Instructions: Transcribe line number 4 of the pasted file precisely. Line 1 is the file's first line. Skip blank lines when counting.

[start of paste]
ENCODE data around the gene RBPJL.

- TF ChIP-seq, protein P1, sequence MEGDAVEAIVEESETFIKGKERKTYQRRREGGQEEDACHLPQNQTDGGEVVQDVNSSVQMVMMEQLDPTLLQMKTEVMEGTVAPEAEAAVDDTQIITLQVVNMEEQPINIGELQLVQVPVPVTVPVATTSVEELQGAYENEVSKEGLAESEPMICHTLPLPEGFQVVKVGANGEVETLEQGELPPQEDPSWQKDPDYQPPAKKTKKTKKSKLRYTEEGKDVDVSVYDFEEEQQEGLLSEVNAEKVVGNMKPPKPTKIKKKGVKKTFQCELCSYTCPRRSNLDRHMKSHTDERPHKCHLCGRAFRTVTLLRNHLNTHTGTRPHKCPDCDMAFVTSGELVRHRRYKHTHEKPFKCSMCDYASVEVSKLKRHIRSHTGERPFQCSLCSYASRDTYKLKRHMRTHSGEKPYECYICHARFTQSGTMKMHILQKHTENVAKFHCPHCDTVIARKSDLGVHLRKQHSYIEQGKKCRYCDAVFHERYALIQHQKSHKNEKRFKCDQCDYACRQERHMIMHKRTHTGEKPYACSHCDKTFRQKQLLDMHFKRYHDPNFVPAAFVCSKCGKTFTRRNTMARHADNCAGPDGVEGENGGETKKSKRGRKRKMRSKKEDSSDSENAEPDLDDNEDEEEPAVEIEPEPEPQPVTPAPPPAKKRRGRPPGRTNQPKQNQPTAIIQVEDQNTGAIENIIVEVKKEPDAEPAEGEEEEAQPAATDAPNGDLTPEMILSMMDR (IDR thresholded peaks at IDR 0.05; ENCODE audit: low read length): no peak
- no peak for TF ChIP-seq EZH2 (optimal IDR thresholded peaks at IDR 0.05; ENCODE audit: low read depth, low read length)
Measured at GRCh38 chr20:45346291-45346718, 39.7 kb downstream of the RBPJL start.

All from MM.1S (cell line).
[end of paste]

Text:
Measured at GRCh38 chr20:45346291-45346718, 39.7 kb downstream of the RBPJL start.